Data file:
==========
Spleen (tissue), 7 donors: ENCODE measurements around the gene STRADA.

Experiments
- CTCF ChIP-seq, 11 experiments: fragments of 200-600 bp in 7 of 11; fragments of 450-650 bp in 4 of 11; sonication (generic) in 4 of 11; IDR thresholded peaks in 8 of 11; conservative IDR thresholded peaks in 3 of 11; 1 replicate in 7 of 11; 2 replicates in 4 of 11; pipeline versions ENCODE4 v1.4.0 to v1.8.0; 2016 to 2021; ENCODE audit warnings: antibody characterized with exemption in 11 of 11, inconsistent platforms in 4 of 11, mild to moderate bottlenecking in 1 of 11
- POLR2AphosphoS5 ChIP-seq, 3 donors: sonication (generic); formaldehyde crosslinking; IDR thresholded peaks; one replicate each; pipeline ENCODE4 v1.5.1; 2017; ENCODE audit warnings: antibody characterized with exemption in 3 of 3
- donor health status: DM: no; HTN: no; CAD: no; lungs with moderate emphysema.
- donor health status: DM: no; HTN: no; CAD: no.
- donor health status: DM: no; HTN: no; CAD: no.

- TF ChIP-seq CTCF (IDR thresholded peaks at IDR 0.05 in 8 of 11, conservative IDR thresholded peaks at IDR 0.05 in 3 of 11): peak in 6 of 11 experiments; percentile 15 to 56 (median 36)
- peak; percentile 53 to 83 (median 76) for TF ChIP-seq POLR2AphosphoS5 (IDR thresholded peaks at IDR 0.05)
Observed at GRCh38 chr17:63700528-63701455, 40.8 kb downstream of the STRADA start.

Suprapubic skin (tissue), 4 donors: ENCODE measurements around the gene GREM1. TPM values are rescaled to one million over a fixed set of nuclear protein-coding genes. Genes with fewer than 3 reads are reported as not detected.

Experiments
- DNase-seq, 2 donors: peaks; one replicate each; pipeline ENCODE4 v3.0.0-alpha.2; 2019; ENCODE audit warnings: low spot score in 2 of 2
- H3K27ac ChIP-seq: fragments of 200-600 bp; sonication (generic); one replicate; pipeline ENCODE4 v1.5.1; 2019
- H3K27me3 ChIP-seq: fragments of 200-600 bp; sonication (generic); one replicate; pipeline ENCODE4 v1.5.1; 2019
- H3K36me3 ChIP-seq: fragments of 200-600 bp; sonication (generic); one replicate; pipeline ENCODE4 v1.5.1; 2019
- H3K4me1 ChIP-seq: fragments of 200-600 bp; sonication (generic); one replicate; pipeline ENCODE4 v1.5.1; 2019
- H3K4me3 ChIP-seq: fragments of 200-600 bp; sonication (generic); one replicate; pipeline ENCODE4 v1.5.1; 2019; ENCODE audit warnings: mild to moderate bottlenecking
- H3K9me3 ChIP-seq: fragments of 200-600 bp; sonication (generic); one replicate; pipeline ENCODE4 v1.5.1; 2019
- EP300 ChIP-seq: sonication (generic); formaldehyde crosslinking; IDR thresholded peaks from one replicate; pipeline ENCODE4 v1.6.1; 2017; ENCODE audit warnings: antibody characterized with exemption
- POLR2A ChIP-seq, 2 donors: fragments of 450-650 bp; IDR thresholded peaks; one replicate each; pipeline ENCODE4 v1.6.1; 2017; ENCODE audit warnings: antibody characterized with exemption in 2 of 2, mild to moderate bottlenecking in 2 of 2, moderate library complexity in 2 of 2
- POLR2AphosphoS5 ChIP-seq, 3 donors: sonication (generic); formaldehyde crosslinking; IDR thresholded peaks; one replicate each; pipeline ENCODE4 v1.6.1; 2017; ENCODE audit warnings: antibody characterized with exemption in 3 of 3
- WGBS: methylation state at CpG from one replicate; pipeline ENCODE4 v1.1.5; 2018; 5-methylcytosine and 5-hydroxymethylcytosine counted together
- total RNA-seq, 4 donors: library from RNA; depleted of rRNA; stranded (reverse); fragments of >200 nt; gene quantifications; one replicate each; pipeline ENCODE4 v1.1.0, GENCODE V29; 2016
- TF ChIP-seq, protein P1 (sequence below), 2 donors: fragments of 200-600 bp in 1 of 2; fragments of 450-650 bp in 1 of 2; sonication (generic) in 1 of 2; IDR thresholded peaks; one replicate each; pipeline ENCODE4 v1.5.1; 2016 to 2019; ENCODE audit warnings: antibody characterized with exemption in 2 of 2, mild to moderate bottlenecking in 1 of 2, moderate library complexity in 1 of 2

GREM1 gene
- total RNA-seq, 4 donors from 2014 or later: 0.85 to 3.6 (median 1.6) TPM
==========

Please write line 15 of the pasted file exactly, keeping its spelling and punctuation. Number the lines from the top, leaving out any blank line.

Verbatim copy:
- H3K27me3 ChIP-seq: fragments of 200-600 bp; sonication (generic); one replicate; pipeline ENCODE4 v1.5.1; 2019